The presidential office released a statement confirming that Namibia’s leader, Hage Geingob, passed away on Sunday at the age of 82 in a hospital located in the capital city of Windhoek.
In 2014, Geingob became the first president to be elected in Namibia after serving as prime minister for an extended period of time. Namibia will have a presidential and national assembly election at the end of this year.
In January, Geingob, who was in his second term as president, disclosed that he was undergoing cancer treatment.
During a routine medical check-up in January, a biopsy showed the presence of “cancerous cells,” according to Geingob’s office.
“I am deeply saddened to inform you that our dear President of Namibia, Dr Hage G Geingob, has passed away today,” stated acting President Nangolo Mbumba on Sunday.
His beloved wife, Madame Monica Geingos, and his children stood by his side.
In 2013, Geingob had a surgical procedure on his brain, and in 2023 he underwent surgery on his aorta in South Africa.
He had been receiving medical care at Lady Pohamba hospital in Windhoek until his passing.
Mbumba expressed that the country of Namibia has suffered a great loss with the passing of a prominent public servant, a symbol of the liberation movement, the primary creator of our constitution, and the backbone of the Namibian community.
During this time of great sadness, I ask the nation to remain composed and patient while the Government handles all necessary procedures, preparations, and protocols.
He announced that the cabinet would meet promptly to take care of the required state preparations.
In 1941, Geingob was born in a village located in northern Namibia. He was the first president from a different ethnic group, as more than half of the country’s population belongs to the Ovambo group.
From his early education, he began to advocate against South Africa’s apartheid government, which also controlled Namibia at the time. This led to his eventual exile.
He lived in Botswana and the US for nearly 30 years, moving from Botswana to the US in 1964.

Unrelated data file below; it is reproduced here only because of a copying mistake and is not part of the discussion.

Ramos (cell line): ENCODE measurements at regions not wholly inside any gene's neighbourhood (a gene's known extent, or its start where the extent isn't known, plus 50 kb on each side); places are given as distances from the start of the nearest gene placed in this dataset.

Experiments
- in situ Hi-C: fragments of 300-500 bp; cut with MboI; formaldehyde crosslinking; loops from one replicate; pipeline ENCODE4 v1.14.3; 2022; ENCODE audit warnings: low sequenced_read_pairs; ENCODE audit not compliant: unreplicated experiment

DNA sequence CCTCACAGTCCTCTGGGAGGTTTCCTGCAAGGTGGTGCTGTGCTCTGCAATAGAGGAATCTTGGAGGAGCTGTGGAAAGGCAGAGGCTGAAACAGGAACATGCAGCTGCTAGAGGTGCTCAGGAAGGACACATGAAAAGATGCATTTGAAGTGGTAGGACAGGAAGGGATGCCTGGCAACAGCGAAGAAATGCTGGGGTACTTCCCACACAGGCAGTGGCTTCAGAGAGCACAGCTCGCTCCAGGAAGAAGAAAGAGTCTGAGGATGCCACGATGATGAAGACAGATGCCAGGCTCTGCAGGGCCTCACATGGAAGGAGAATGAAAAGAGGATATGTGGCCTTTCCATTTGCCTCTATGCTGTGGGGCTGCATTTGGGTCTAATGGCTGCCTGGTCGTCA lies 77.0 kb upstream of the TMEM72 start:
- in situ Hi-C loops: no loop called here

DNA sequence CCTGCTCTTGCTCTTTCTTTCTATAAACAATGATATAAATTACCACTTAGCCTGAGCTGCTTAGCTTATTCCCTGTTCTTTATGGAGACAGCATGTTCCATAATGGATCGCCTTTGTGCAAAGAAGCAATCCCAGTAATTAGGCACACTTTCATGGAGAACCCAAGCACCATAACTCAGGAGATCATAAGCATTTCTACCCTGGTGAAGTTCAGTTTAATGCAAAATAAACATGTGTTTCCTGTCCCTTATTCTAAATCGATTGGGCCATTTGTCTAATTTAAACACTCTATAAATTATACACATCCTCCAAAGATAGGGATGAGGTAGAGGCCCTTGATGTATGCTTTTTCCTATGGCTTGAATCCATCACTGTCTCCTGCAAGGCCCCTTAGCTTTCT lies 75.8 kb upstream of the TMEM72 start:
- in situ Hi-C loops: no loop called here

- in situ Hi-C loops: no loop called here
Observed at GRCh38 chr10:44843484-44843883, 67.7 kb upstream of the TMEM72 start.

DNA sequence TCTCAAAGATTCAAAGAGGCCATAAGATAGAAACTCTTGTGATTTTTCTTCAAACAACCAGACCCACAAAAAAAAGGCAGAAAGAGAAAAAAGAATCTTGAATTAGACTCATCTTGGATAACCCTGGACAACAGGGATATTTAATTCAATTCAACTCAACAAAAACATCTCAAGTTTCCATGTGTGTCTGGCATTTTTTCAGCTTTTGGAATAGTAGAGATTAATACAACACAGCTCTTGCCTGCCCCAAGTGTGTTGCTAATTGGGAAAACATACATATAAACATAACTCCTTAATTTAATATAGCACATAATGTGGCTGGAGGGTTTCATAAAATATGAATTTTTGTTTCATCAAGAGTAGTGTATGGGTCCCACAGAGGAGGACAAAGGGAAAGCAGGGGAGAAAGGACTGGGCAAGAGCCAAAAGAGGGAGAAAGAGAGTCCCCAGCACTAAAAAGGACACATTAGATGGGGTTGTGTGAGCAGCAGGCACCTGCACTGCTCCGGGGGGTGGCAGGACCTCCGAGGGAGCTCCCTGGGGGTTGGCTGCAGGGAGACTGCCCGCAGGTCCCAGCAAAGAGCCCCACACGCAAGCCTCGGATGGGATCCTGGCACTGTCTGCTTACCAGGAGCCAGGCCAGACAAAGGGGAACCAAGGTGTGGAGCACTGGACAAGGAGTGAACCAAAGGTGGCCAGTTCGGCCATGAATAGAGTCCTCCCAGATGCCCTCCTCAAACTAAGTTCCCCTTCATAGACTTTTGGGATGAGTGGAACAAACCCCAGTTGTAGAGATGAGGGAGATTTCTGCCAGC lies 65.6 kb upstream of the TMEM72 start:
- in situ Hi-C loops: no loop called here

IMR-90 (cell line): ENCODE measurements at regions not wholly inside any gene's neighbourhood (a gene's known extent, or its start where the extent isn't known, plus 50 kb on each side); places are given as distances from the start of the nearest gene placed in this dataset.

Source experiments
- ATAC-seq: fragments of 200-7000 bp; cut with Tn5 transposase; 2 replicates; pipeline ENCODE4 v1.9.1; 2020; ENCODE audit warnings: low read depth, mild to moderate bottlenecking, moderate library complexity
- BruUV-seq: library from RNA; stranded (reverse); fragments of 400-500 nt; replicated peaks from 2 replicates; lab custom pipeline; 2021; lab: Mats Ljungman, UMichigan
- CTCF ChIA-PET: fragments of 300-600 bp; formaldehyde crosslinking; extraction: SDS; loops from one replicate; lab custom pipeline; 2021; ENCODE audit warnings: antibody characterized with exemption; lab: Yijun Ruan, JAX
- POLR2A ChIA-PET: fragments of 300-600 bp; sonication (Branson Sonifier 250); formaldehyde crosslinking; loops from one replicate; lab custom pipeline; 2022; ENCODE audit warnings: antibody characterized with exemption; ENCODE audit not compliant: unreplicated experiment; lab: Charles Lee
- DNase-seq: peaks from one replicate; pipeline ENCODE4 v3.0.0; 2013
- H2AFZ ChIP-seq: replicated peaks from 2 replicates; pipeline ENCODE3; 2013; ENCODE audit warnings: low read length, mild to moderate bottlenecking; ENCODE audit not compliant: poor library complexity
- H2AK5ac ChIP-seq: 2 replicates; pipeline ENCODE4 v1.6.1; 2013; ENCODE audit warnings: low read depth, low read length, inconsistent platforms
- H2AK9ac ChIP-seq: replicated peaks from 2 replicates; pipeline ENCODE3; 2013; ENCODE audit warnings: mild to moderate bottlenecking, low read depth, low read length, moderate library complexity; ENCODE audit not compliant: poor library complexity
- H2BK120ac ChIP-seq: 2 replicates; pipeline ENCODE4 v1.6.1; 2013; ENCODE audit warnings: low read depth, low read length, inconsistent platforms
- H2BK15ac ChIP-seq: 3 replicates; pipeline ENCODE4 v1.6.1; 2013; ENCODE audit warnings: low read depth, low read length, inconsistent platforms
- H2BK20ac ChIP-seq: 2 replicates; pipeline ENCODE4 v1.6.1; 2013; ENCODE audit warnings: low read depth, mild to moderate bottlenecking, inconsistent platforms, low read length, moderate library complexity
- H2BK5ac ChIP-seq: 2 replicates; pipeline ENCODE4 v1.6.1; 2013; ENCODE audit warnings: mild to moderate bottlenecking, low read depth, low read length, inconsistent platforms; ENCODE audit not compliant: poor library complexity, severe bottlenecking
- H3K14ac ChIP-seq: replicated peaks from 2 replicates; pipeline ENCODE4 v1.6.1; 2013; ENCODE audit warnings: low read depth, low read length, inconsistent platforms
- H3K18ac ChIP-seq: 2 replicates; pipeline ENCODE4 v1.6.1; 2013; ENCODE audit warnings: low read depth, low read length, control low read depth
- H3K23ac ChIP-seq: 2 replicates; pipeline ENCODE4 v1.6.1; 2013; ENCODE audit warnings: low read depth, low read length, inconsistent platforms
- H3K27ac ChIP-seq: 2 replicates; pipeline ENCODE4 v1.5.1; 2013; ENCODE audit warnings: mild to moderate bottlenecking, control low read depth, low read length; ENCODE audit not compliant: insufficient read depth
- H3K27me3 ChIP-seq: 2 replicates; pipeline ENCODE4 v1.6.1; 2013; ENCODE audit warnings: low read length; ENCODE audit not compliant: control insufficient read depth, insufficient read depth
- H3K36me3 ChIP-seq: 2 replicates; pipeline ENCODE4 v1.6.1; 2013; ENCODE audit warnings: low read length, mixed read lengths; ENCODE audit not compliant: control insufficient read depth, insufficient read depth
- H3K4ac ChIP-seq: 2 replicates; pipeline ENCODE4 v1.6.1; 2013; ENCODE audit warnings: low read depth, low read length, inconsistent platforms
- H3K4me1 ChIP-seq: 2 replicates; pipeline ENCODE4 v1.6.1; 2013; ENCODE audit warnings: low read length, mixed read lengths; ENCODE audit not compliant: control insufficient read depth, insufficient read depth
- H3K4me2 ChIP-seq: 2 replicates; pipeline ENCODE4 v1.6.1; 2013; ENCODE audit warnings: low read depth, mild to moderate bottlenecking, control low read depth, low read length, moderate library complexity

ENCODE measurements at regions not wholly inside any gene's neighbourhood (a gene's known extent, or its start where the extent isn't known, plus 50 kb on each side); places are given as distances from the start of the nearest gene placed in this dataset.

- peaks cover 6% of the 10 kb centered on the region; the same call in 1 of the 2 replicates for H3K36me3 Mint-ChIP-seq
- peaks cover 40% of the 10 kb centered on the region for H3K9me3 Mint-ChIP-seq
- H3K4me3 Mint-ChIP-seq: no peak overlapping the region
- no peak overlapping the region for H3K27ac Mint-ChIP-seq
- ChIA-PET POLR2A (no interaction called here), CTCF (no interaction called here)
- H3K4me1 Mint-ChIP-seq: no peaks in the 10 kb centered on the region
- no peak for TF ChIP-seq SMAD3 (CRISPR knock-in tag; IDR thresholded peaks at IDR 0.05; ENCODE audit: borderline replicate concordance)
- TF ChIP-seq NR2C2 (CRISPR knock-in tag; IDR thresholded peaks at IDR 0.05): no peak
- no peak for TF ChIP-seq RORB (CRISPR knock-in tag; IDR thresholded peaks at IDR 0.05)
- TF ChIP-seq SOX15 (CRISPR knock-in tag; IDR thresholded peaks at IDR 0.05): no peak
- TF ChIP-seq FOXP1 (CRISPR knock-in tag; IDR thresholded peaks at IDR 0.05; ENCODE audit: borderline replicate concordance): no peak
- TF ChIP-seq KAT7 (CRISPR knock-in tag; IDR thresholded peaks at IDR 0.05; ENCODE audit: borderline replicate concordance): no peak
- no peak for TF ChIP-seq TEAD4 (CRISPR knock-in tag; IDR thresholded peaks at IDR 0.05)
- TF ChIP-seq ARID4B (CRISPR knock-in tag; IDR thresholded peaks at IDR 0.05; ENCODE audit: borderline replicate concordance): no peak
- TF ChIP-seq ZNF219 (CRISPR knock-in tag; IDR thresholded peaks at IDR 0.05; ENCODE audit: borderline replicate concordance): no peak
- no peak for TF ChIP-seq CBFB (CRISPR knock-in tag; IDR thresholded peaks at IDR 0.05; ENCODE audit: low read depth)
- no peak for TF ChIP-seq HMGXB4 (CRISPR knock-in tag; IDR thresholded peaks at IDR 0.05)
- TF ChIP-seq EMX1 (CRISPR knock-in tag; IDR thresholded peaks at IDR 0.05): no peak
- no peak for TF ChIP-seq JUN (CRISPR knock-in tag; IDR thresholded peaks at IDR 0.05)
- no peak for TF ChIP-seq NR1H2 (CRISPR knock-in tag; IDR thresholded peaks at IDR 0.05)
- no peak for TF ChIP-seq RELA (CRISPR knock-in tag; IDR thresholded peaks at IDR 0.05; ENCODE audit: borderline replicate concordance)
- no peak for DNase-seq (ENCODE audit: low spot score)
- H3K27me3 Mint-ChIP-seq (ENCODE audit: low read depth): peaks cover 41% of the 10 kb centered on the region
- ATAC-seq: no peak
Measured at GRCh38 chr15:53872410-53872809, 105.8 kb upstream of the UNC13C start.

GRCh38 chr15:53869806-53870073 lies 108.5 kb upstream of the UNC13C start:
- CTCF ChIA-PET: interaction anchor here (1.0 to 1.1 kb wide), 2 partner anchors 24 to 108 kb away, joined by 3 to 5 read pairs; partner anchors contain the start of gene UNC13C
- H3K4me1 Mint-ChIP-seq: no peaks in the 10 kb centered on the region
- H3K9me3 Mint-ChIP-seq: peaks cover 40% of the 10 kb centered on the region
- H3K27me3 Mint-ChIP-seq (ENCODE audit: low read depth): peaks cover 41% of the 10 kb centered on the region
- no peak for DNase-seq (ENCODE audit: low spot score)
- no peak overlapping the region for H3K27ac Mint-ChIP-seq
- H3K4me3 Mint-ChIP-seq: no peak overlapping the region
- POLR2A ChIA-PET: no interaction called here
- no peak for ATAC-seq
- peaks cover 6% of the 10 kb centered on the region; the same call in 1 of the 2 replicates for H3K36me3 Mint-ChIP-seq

During his time in the United States, he actively supported Namibia’s freedom and served as a spokesperson for the country’s liberation movement, Swapo, which is now in power. He represented the party at the United Nations and in various countries throughout the Americas.
After Swapo emerged victorious in the 1990 elections, Geingob was selected as prime minister. He served in this role for 12 years before returning to it once again in 2012.
In 2014, Geingob was elected as president as his party easily won the vote once again, benefiting from their history in the freedom fight.
During breaks from his high-level positions, the calm but firm-spoken leader, who wore large glasses and had a patch of grey hair on his chin, served in different roles within the government and his political party.
The beginning of his presidency was marred by an economic downturn, significant joblessness, and accusations of corruption.
In 2019, records released by WikiLeaks indicated that government authorities accepted bribes from an Icelandic company in return for ongoing permission to use Namibia’s fishing areas.
The scandal known as the “fish rot” posed a threat to Geingob’s chances of being reelected for a second term. He also faced criticism for investing funds into an excessively large government and awarding contracts to international businesses instead of local ones.
In 2019, his portion of the votes significantly decreased from the peak of 87% in 2014. However, he still managed to easily secure a win with 56% of the preferences.
In his later years, he experienced several health issues, including a brain surgery in 2013 and a heart valve surgery in South Africa in June 2023.
As a passionate follower of football, he participated in the sport during his youth, leading to his moniker of Danger Point.
He tied the knot on three separate occasions, in the years 1967, 1993, and again in 2015. He also had three children.